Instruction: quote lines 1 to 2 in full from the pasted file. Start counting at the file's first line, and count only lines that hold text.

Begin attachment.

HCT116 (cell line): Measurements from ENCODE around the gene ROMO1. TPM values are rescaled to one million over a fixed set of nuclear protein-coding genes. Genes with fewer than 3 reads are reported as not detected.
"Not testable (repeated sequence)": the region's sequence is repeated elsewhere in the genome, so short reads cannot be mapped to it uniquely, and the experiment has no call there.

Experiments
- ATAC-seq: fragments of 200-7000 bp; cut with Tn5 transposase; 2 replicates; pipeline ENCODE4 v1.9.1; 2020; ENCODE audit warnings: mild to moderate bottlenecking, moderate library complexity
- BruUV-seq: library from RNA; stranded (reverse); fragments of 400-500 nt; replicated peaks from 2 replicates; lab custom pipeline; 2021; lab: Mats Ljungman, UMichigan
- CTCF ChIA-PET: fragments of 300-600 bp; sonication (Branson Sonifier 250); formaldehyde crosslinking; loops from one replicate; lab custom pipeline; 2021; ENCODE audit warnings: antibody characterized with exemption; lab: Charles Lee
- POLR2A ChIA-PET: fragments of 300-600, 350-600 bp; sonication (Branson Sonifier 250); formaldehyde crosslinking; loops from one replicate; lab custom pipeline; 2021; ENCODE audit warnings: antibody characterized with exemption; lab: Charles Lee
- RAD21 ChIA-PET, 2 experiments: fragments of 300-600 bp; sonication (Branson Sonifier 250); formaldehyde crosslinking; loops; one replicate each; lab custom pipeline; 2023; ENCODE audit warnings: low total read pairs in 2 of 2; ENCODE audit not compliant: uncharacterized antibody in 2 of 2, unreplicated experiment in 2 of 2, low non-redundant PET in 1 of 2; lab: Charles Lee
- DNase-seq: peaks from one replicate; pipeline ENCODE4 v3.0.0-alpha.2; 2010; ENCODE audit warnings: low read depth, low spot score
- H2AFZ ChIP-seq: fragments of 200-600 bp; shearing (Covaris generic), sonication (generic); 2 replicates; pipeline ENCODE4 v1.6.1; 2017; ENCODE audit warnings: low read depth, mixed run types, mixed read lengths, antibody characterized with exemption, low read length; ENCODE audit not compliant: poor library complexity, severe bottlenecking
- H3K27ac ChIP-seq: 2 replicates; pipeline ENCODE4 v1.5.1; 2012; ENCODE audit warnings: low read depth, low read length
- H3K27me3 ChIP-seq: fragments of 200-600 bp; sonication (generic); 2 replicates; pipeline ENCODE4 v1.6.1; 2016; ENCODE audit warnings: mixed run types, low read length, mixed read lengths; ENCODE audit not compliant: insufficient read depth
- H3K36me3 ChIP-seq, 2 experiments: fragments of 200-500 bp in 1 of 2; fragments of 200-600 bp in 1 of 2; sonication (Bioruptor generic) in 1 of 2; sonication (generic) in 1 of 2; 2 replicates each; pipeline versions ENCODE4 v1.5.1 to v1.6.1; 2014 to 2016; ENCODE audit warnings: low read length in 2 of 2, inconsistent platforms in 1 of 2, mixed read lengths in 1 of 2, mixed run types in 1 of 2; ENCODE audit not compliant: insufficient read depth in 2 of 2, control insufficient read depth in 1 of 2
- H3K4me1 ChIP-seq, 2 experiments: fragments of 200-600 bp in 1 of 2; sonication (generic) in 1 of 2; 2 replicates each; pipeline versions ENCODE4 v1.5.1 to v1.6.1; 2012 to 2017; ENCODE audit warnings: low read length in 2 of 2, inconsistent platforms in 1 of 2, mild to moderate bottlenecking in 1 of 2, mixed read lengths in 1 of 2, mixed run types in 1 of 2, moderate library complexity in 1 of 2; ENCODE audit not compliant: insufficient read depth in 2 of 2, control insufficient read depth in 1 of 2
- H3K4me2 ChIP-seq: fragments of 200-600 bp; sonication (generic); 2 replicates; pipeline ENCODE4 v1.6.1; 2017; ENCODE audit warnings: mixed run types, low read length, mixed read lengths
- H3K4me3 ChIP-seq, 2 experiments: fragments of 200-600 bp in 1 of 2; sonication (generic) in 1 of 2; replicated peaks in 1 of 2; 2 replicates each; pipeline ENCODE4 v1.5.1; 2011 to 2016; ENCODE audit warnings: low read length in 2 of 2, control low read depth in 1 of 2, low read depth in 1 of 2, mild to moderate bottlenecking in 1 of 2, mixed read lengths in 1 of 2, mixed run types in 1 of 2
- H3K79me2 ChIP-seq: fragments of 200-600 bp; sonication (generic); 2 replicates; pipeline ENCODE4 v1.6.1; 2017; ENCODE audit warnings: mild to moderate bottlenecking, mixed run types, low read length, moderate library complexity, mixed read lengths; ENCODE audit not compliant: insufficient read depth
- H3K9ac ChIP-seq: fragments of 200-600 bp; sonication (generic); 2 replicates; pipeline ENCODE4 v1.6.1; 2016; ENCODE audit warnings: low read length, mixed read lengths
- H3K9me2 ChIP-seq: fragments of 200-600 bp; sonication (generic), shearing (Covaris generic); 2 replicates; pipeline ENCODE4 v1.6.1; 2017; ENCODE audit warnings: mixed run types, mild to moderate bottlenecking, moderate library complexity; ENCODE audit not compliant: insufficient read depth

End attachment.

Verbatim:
HCT116 (cell line): Measurements from ENCODE around the gene ROMO1. TPM values are rescaled to one million over a fixed set of nuclear protein-coding genes. Genes with fewer than 3 reads are reported as not detected.
"Not testable (repeated sequence)": the region's sequence is repeated elsewhere in the genome, so short reads cannot be mapped to it uniquely, and the experiment has no call there.